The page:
What are the basic problems in Myanmar?

Problems of Myanmar:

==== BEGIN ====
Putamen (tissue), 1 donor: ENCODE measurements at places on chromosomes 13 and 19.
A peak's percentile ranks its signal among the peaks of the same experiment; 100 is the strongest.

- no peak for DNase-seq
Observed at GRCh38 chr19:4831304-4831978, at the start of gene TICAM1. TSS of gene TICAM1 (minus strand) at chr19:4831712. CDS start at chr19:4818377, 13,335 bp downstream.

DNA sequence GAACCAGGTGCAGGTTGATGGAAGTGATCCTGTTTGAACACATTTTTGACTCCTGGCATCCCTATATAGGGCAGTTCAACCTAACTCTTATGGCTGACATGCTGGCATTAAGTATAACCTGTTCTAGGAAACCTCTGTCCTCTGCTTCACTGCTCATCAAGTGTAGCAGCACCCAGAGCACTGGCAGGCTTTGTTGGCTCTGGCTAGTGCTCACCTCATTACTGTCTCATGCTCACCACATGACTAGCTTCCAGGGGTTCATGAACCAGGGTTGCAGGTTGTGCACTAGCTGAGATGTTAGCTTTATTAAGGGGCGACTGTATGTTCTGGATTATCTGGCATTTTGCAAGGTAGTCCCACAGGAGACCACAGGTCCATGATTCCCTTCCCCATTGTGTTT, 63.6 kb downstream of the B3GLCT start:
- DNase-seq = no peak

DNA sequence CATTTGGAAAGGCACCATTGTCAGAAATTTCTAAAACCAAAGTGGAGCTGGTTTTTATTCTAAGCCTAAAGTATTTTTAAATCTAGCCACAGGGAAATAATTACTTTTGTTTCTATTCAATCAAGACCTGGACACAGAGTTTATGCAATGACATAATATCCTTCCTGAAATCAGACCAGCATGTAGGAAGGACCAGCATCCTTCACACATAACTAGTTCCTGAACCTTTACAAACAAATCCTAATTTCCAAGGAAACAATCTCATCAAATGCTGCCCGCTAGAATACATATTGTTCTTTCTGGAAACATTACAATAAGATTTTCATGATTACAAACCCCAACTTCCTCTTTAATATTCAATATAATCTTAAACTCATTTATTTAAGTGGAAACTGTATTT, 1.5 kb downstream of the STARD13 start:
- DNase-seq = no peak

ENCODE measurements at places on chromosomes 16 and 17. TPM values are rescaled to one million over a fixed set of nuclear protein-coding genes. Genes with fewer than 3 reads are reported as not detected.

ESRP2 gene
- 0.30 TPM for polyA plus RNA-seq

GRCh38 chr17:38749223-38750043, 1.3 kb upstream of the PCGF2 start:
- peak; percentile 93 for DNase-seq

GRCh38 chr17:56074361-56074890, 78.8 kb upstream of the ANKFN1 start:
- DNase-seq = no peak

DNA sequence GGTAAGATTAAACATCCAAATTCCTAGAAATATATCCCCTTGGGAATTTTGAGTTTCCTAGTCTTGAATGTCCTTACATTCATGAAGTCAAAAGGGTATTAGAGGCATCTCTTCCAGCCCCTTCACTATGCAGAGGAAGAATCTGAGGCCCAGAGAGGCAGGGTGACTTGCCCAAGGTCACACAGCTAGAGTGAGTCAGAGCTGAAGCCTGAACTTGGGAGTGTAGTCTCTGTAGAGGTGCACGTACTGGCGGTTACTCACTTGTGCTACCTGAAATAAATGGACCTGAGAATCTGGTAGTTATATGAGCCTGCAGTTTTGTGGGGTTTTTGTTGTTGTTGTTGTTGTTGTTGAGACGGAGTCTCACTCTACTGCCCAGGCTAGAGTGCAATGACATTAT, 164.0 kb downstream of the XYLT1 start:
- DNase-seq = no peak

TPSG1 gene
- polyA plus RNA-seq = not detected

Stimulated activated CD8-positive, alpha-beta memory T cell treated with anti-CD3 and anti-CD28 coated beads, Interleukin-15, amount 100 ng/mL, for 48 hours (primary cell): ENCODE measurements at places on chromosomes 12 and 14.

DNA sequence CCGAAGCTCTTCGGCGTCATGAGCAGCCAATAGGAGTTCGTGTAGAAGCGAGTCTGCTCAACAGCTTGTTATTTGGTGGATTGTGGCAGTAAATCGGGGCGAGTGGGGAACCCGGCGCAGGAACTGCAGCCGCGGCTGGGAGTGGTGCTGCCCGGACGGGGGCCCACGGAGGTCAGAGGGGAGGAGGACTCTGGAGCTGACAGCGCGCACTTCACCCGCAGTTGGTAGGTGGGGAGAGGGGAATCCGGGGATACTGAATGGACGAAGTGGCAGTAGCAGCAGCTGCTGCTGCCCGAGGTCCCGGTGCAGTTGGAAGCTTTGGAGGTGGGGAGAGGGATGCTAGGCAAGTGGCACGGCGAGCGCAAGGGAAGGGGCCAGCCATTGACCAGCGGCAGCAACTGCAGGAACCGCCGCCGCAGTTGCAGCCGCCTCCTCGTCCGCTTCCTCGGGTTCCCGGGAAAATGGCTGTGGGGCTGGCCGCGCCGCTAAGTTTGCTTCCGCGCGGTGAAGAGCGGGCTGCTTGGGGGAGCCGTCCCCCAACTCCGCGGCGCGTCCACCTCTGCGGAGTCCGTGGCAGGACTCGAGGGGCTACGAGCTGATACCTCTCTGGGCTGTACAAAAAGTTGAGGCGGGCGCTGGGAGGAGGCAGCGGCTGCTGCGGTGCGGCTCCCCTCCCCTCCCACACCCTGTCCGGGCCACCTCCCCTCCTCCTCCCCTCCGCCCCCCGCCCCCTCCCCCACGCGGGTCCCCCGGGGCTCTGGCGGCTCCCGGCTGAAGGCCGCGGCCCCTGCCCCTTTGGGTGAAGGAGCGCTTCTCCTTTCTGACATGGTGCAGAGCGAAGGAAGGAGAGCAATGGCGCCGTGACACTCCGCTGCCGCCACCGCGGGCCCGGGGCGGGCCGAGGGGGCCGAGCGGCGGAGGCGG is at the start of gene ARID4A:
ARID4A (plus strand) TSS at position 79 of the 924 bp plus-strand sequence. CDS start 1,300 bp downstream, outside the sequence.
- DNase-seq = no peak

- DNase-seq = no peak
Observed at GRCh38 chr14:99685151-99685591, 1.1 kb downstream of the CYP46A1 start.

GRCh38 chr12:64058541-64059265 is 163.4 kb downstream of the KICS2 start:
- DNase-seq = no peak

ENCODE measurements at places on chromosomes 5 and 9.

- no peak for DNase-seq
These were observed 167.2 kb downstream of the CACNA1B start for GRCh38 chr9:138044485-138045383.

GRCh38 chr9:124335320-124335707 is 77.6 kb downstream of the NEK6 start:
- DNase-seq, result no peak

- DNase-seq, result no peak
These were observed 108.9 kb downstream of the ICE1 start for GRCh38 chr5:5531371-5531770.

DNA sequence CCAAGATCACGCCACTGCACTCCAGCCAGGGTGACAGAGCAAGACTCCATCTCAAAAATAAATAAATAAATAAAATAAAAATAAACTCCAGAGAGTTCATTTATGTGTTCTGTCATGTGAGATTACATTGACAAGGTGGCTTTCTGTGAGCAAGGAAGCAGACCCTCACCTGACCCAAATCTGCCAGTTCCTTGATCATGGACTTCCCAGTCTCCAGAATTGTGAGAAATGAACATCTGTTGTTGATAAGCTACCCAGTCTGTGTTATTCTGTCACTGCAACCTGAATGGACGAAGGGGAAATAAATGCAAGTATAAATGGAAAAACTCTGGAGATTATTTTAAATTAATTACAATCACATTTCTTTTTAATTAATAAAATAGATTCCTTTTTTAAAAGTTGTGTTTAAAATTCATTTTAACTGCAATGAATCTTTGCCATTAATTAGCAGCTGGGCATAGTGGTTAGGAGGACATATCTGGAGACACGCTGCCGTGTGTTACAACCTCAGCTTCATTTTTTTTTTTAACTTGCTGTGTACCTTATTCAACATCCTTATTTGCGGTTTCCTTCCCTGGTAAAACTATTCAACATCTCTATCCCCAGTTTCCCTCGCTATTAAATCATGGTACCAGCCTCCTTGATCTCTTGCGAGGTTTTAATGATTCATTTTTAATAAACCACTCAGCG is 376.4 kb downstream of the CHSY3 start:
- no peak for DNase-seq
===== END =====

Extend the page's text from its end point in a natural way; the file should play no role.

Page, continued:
The basic problems of Myanmar can be classified into three areas: poverty, dictatorship, and illegal markets. First, the economy is improvised and largely based on sustenance agriculture where people are just trying to survive. In such poverty healthcare and education are unaffordable. Myanmar is one of the poorest nations in the world with a per capita income of under $500 per year which is similar to Afghanistan's. Therefore, it is one of the 25 poorest nations in the world out of almost 200 nations. The second, and most dire, problem is the tyrannous dictatorship now ruling the nation. A small group of military leaders and their family and friends use the nation's resources to benefit themselves or increase the military in order to keep control. The military has doubled from 400,000 over the last decade. All land is technically owned by the government. Rich resources like oil, natural gas, timber, gold, and gems are exploited for the benefit of the ruling class. Hydroelectric dams are displacing thousands as well as forced emigration of ethnic groups the regime doesn't like. Agricultural chemicals are overused, or illegal chemicals, are used to increase crop yields thus destroying the environment so as to build a cash export rice crop. Malnutrition ravages the people of Myanmar due to the best land being used for export markets. Even the forests are being depleted for export. Third, illegal border and trans-border markets are increasing illegal trade. Tiger and leopard skins are sold to rich foreign souvenir hunters, live turtles sold almost to extinction, Asian elephants killed for ivory, and humans trafficked like animals of burden. Young boys and girls are often sold by their family's in desperation due to lack of food or opportunities. These children are sold as servants or sex slaves mostly in Thailand but also to other Asian nations. I, Thaddeus Andreski, have been a social studies teacher for seven years now and stay abreast of conditions in Asia and the world.